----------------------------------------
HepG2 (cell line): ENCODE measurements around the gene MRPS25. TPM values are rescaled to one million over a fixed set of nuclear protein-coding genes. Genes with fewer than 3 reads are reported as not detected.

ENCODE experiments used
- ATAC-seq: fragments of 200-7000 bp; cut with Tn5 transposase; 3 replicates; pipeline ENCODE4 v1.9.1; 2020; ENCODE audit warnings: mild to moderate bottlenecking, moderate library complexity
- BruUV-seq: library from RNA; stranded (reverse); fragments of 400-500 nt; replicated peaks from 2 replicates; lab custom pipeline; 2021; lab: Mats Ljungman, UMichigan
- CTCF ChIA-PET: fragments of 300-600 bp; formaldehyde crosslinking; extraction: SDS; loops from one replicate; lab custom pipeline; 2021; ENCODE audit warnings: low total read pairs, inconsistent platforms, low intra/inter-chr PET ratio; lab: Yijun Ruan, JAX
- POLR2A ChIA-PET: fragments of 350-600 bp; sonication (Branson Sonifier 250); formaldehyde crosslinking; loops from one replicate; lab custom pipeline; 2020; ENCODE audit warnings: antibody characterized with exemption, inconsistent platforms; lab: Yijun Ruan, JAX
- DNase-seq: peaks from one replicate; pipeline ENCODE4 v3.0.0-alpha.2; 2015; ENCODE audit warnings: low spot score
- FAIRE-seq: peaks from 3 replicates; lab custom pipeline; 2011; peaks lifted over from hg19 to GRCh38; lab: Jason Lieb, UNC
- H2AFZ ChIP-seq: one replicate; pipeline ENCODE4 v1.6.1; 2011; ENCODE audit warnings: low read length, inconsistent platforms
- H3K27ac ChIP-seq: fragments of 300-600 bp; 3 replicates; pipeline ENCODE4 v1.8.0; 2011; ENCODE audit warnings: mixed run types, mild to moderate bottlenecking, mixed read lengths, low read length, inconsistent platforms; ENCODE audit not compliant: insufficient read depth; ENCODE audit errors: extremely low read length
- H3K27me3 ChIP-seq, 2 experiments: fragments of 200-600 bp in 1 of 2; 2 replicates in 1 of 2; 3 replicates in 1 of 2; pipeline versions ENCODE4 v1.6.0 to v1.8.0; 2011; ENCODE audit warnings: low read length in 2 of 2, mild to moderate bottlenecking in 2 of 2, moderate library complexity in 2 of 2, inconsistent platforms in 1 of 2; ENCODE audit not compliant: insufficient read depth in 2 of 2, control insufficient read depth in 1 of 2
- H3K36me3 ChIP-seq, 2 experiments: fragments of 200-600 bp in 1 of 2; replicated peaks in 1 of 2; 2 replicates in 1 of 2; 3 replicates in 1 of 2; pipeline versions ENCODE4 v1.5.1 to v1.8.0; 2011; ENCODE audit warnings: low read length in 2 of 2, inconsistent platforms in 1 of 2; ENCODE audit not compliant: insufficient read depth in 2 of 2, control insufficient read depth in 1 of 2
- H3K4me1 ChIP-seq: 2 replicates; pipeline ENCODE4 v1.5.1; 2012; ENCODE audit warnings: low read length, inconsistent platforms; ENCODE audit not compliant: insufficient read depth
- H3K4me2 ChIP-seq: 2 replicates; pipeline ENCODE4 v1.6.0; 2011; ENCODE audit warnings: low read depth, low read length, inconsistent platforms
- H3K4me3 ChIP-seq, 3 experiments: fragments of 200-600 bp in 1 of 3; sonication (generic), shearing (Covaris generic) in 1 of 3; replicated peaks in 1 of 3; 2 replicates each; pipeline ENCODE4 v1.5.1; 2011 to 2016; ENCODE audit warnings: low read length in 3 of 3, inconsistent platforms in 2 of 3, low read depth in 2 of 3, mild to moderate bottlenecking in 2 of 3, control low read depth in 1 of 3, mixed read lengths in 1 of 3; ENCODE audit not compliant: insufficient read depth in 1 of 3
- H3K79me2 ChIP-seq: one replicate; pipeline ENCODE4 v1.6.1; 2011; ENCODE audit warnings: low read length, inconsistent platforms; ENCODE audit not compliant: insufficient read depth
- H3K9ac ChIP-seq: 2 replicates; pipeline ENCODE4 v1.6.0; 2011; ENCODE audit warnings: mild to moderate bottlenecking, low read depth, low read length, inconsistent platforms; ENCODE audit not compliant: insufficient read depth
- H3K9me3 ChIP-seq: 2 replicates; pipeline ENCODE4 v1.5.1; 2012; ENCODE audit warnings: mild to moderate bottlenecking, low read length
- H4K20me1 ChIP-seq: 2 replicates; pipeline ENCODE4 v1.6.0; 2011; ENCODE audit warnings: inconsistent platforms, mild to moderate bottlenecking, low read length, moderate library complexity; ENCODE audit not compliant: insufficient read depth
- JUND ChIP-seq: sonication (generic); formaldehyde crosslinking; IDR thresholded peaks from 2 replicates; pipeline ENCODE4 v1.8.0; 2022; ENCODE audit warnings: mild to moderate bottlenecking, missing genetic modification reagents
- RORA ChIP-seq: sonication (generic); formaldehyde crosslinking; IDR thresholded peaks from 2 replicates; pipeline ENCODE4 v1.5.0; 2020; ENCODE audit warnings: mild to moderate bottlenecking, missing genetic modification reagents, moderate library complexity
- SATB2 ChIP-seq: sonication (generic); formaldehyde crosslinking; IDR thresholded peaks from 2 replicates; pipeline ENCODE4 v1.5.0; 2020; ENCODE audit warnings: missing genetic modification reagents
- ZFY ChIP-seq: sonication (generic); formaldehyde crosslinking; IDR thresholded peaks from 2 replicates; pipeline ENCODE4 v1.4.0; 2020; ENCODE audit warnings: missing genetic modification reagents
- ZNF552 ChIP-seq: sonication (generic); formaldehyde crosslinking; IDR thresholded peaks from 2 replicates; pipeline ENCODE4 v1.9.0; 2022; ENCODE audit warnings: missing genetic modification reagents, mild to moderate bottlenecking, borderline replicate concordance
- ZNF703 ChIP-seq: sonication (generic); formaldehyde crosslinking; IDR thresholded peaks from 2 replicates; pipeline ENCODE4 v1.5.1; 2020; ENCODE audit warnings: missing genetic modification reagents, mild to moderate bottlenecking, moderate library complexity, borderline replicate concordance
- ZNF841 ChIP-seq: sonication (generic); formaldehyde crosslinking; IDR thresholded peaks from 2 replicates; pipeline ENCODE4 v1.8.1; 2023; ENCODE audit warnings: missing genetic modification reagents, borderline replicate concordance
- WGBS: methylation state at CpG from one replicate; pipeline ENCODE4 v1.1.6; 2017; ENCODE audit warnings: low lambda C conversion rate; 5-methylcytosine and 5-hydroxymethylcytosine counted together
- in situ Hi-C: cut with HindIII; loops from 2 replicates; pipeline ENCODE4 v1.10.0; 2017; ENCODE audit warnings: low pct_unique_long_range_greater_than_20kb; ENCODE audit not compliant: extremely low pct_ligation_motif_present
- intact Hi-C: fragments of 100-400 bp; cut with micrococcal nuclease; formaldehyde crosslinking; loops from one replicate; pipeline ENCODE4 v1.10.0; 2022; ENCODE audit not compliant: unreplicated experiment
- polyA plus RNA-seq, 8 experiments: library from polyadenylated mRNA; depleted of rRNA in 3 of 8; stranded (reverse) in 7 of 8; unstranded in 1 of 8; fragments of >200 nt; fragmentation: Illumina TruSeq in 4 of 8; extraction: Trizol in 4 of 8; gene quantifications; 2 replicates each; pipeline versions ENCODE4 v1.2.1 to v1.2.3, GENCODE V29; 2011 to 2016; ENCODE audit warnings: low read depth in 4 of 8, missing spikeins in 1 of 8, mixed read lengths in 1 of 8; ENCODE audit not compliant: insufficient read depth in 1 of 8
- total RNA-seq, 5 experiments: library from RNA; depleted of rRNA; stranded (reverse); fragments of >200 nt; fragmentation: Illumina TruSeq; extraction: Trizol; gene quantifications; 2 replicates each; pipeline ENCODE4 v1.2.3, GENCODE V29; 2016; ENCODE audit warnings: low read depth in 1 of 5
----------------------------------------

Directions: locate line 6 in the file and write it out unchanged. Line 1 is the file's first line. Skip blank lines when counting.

- POLR2A ChIA-PET: fragments of 350-600 bp; sonication (Branson Sonifier 250); formaldehyde crosslinking; loops from one replicate; lab custom pipeline; 2020; ENCODE audit warnings: antibody characterized with exemption, inconsistent platforms; lab: Yijun Ruan, JAX